The secret life of GetWindowText

Raymond Chen

GetWindowText() is more complicated than you think. The documentation tries to explain its complexity with small words, which is great if you don’t understand long words, but it also means that you’re not getting the full story.

Here’s an attempt to give the full story.

How windows manage their text

There are two ways window classes can manage their text. They can either do it manually or they can let the system do it. The default is to let the system do it.

If a window class lets the system manage its text, the system will do the following:

  • Default handling of the WM_NCCREATE message takes the lpWindowName parameter passed to CreateWindow/Ex and saves it in a “special place”.
  • Default handling of the WM_GETTEXT message retrieves the string from that “special place”.
  • Default handling of the WM_SETTEXT message copies the string to that “special place”.

On the other hand, if a window class manages its window text manually, the system will not do any special handling, and it is the window class’s responsibility to respond to the WM_GETTEXT/WM_SETTEXT messages and return/save the strings explicitly.

Frame windows typically let the system manage their window text. Custom controls typically manage their window text manually.


GetWindowText has a problem: Window text needs to be readily available without hanging. FindWindow() needs to get window text in order to find a window. Task-switching applications need to get window text so they can display the window title in the switcher window. It should not be possible for a hung application to clog up other applications. This is particularly true of the task switcher scenario.

This argues against sending WM_GETTEXT messages, because the target window of the WM_GETTEXT might be hung. Instead, GetWindowText should use the “special place” since that cannot be affected by hung applications.

On the other hand, GetWindowText is used to retrieve text from controls on a dialog, and those controls frequently employ custom text management. This argues for sending WM_GETTEXT messages, because that is the only way to retrieve custom-managed text.

So GetWindowText strikes a compromise.

  • If you are trying to GetWindowText() from a window in your own process, then GetWindowText() will send the WM_GETTEXT message.
  • If you are trying to GetWindowText() from a window in another process, then GetWindowText() will use the string from the “special place” and not send a message.

According to the first rule, if you are trying to get text from a window in your own process, and the window is hung, then GetWindowText() will also hang. But since the window belongs to your process, it’s your own fault and you deserve to lose. Sending the WM_GETTEXT message ensures that text from windows that do custom text management (typically, custom controls) are properly retrieved.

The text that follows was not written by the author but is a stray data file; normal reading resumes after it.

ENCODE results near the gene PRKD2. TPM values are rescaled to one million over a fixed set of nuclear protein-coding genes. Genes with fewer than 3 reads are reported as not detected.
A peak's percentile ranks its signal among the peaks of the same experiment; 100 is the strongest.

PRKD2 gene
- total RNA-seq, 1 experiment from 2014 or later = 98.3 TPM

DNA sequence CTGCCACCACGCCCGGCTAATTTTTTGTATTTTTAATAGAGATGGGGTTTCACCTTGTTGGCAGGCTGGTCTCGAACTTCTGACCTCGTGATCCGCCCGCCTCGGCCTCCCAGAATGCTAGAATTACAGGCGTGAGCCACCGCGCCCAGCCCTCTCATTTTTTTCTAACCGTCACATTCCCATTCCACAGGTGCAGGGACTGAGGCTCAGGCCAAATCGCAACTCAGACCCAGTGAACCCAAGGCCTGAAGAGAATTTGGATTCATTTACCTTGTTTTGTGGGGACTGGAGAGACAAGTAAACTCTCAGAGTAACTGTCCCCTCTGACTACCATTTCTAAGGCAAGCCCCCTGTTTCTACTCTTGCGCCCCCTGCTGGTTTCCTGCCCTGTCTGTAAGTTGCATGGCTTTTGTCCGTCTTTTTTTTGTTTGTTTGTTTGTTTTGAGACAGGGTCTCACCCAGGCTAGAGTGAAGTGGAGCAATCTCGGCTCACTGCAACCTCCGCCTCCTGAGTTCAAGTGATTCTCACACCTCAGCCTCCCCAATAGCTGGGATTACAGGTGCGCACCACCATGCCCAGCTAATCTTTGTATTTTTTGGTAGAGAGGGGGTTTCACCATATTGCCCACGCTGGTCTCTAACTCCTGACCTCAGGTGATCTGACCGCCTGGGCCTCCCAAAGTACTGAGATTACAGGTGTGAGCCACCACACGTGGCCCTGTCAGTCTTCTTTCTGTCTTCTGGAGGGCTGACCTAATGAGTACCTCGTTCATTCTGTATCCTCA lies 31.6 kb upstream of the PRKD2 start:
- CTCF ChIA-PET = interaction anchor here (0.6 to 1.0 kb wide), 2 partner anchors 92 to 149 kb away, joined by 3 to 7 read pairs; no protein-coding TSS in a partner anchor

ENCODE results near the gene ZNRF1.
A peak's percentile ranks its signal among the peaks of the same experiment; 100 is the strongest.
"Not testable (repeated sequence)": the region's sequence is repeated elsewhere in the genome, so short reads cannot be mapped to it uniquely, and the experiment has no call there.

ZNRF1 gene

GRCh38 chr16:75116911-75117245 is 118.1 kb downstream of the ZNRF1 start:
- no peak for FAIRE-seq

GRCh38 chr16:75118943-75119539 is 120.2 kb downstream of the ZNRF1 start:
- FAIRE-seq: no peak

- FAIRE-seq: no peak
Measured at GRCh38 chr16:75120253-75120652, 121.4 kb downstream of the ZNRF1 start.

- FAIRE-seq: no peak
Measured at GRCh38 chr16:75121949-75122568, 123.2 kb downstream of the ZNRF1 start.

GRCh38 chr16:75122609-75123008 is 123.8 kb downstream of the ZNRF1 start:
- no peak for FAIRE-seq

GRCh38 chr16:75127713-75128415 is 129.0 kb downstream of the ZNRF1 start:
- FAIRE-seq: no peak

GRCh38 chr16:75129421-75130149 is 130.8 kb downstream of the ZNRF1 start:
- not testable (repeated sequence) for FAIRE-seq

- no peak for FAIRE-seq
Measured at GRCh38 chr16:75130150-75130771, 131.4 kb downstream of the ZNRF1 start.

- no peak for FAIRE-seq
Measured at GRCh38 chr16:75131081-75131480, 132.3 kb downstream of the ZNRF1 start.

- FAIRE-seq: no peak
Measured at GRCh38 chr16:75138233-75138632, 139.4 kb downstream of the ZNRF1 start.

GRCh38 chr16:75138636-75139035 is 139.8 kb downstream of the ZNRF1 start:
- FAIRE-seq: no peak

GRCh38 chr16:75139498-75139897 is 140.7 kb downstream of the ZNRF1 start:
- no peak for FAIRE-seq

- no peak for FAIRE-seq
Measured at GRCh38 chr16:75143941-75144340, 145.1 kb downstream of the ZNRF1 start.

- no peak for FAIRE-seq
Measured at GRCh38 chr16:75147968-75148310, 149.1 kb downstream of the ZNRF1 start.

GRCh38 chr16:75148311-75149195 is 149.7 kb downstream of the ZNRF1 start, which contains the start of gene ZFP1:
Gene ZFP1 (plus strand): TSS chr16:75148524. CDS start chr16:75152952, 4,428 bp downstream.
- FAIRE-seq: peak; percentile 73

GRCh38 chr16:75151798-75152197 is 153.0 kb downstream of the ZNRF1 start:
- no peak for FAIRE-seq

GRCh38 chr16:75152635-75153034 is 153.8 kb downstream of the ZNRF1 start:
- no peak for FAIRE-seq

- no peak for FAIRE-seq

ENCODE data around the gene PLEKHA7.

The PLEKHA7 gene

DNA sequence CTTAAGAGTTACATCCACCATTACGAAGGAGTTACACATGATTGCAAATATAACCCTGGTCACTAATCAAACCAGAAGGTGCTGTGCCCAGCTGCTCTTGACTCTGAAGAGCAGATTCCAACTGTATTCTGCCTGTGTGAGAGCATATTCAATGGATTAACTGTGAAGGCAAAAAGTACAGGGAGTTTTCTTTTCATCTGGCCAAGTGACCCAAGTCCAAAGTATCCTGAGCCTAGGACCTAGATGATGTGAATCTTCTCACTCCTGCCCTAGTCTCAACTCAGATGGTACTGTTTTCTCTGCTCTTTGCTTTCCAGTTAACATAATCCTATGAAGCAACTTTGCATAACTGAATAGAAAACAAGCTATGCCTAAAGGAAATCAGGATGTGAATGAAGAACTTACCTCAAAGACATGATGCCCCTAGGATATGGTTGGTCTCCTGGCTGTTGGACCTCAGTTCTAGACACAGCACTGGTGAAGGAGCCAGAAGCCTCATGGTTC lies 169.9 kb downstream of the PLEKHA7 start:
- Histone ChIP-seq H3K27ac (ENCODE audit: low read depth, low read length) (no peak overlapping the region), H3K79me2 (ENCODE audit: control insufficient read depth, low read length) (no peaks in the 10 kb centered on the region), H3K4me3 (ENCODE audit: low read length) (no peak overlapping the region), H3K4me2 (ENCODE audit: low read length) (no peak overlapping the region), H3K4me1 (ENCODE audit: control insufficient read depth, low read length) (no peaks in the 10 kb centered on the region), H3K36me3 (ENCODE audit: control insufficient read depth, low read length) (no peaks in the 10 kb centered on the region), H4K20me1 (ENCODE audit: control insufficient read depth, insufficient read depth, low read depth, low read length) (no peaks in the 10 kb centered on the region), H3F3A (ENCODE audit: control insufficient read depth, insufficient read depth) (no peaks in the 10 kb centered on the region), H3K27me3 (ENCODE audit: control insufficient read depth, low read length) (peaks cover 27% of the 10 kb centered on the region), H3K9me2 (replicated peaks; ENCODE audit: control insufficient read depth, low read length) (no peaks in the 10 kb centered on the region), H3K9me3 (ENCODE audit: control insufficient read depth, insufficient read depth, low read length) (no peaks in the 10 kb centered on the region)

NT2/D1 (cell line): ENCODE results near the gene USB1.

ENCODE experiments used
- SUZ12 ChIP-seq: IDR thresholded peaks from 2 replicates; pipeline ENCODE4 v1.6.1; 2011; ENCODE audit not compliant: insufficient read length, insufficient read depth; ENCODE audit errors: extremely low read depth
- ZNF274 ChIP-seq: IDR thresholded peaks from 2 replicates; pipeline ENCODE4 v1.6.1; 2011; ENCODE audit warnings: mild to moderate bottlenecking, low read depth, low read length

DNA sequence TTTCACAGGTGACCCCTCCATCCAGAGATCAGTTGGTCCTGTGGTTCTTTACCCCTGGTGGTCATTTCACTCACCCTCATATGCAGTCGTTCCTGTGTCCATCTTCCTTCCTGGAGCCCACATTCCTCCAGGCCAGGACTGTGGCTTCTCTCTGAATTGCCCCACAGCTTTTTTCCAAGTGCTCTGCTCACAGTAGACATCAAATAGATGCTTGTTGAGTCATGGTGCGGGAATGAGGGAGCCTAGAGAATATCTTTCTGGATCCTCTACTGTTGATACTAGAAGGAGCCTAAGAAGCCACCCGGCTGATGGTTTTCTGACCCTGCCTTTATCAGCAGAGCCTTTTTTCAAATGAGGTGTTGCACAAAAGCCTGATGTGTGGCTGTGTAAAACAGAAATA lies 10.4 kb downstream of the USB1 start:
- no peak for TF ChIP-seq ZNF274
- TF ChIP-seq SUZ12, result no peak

According to the second rule, if you are trying to get text from a window in another process, then GetWindowText() will not send a message; it will just retrieve the string from the “special place”. Since the most common reason for getting text from a window in another process is to get the title of the frame, and since frame windows typically do not do custom window text manipulation, this usually gets the right string.

The documentation simplifies this as “GetWindowText() cannot retrieve text from a window from another application.”

What if I don’t like these rules?

If the second rule bothers you because you need to get text from a custom control in another process, then you can send the WM_GETTEXT message manually. Since you are not using GetWindowText(), you are not subject to its rules.

Note, however, that if the target window is hung, your application will also hang since SendMessage() will not return until the target window responds.

Note also that since WM_GETTEXT is in the system message range (0 to WM_USER-1), you do not need to do any parameter marshalling (and in fact, you shouldn’t). USER will do the marshalling for you.

Can you give an example where this makes a difference?

Consider this control:

    case WM_GETTEXT:
        lstrcpyn((LPTSTR)lParam, "Booga!", (int)wParam);
        return lstrlen((LPTSTR)lParam);
    case WM_GETTEXTLENGTH: return 7; // lstrlen("Booga!") + null

Now consider application A that does

hwnd = CreateWindow("Sample", "Frappy", ...);

Now consider process B that gets the handle to the window created by application A (by whatever means).

TCHAR szBuf[80];
GetWindowText(hwnd, szBuf, 80);

This will return szBuf = “Frappy” because it is getting the window text from the “special place”. However,

SendMessage(hwnd, WM_GETTEXT, 80, (LPARAM)szBuf);

will return szBuf = “Booga!”


Discussion is closed.

Feedback usabilla icon